JA: We were lucky because they just came down to the farm here and took it up to the school.
Q: In the winter we had one of these big tortoise stoves and in the winter Mrs Burton, the teacher, had a big pan she used to heat it up in. Where was the school?
JA: The infants schoolis where the little school is now that’s been turned into a club house; and the big school was somewhere where the car park is; that was a real shame that was pulled down. I think it was not supposed to be pulled down; it was a beautiful school. If ever you want to see pictures of it, Jean Wootton’s got some pictures of the school. She’s a cousin of mine.
Q: You can tell me then where exactly she lives.
JA: She lives in the second house up on the right, there’s a block of three in Castle Street, newish houses. They used to be very, very old and they were pulled down and these three put up. Sheila Emberlin lives in the first one, Jean lives in the second one, with her brother, she’ll show you lots of pictures. She knows a lot about things because she’s lived here all her life.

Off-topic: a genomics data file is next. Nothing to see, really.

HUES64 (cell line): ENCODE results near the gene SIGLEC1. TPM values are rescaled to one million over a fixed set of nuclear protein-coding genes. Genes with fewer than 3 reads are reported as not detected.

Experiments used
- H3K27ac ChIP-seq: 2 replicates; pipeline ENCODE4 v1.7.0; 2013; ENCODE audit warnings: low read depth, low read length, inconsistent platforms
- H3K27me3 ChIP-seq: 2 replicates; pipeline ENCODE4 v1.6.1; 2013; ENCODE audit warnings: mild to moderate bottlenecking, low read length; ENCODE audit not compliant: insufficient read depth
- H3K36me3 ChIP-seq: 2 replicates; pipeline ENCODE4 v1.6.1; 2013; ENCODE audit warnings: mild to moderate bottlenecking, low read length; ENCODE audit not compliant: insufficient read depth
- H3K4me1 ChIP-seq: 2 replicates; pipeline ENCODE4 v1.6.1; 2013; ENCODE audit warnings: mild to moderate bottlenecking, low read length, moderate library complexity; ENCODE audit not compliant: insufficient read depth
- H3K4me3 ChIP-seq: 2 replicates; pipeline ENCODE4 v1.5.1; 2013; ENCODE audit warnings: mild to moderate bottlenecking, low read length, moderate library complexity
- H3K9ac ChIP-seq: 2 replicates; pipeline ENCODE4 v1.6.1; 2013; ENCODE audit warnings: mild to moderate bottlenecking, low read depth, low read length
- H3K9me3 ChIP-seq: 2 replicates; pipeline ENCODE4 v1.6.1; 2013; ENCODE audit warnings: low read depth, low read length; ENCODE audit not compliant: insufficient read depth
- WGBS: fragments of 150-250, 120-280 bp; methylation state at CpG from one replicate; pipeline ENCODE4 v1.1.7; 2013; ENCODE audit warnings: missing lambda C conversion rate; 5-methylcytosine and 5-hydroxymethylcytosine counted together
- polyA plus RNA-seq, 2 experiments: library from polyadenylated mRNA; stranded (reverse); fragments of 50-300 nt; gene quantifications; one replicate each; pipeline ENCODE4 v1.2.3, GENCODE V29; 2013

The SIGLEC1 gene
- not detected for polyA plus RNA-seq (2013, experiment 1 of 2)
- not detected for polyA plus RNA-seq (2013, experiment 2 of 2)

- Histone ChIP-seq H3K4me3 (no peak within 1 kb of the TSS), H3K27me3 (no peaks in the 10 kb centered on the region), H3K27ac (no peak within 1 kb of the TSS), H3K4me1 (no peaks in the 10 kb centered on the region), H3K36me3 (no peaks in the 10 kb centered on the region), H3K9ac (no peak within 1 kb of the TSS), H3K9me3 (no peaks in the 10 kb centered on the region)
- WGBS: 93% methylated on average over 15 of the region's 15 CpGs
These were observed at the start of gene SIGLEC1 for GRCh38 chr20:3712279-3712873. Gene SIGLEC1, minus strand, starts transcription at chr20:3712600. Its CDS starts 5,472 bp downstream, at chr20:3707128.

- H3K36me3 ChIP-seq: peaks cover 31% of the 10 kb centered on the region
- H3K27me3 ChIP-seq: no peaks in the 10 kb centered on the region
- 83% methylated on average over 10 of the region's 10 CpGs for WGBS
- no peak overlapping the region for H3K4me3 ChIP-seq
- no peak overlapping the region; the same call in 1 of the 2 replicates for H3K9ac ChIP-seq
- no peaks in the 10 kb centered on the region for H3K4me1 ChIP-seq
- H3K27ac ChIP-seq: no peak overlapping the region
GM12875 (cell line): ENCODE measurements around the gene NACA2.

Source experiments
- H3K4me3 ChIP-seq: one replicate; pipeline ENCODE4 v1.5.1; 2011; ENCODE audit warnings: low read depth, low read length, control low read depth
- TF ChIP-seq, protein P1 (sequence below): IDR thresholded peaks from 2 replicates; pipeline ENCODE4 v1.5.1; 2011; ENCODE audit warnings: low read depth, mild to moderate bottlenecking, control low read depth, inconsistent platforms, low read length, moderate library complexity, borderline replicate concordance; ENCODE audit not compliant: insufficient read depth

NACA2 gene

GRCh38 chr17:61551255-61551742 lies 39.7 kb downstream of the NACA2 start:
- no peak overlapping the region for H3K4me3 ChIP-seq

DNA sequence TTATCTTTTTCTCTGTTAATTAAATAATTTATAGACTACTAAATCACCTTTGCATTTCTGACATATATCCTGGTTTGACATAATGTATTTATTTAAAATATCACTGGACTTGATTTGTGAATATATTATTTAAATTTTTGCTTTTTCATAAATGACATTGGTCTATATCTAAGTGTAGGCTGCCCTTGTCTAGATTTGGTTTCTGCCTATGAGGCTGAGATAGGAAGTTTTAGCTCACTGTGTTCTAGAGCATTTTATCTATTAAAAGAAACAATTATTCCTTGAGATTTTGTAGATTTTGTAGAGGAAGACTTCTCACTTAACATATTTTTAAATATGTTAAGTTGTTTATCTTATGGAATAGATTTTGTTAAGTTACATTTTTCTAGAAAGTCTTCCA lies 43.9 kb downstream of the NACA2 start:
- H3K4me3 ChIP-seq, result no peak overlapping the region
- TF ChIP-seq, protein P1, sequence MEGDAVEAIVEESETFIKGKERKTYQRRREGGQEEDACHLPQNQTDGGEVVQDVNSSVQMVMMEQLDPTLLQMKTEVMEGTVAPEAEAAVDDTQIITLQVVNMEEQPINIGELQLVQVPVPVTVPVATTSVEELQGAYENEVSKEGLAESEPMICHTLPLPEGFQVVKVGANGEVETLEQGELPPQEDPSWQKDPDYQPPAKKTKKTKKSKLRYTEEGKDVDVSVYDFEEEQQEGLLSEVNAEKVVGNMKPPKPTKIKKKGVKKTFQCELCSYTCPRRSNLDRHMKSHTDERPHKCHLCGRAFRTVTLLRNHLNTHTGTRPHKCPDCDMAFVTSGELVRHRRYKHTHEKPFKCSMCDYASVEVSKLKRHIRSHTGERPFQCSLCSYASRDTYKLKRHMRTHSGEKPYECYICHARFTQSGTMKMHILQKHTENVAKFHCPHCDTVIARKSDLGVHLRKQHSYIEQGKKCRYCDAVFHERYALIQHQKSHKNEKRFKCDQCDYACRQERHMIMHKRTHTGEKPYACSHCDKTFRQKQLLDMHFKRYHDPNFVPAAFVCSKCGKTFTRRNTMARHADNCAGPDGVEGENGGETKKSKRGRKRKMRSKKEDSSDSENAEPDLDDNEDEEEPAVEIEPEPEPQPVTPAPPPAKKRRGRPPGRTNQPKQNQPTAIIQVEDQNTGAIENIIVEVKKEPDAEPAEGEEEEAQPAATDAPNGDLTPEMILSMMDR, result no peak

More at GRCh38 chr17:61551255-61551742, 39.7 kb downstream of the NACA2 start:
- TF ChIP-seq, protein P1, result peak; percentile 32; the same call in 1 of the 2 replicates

Q: Tell me a bit about the doctor’s surgeryat Neals.
JA: How far back? The doctor that brought me into the world was a Dr Henderson, back in 1934; they started having a surgery there. That was when they used to ride a horse over from Lambourn; and then there was a Dr Bowden who used to come on a motorbike and get bladdered; and have to sit in Neals garden until the next day until he’d sobered up. He used to get drunk on home made wine, which was the most potent stuff that you know, 100% – 140% proof! Our doctors used to come over, then there was Dr Morrison, I expect most people remember Dr Morrison and his wife Mrs Morrison, they came over from Lambourn. We had mostly the Lambourn doctors at Neals and the Ramsbury doctors used to go to a place in The Green, opposite where the old Post Office is, next to Bell Court. Then Dr Mills and Dr Osmond went into partnership and it all came to Neals; and then Mummy had our back kitchen, where the old copper used to be, made into a surgery properly so it was away off the house, just a door in between.
Q: I remember coming there when I first came to the village.
JA: Do you? Into our big kitchen, the waiting room.
Q: Only about once I think, I saw Trevor Tiplady, I think.
JA: Oh yes, he came straight from doing his National Service to Ramsbury, he’s been there a long long time.
Q: Were there any amusing incidents other than the doctor recovering in the bushes at the back?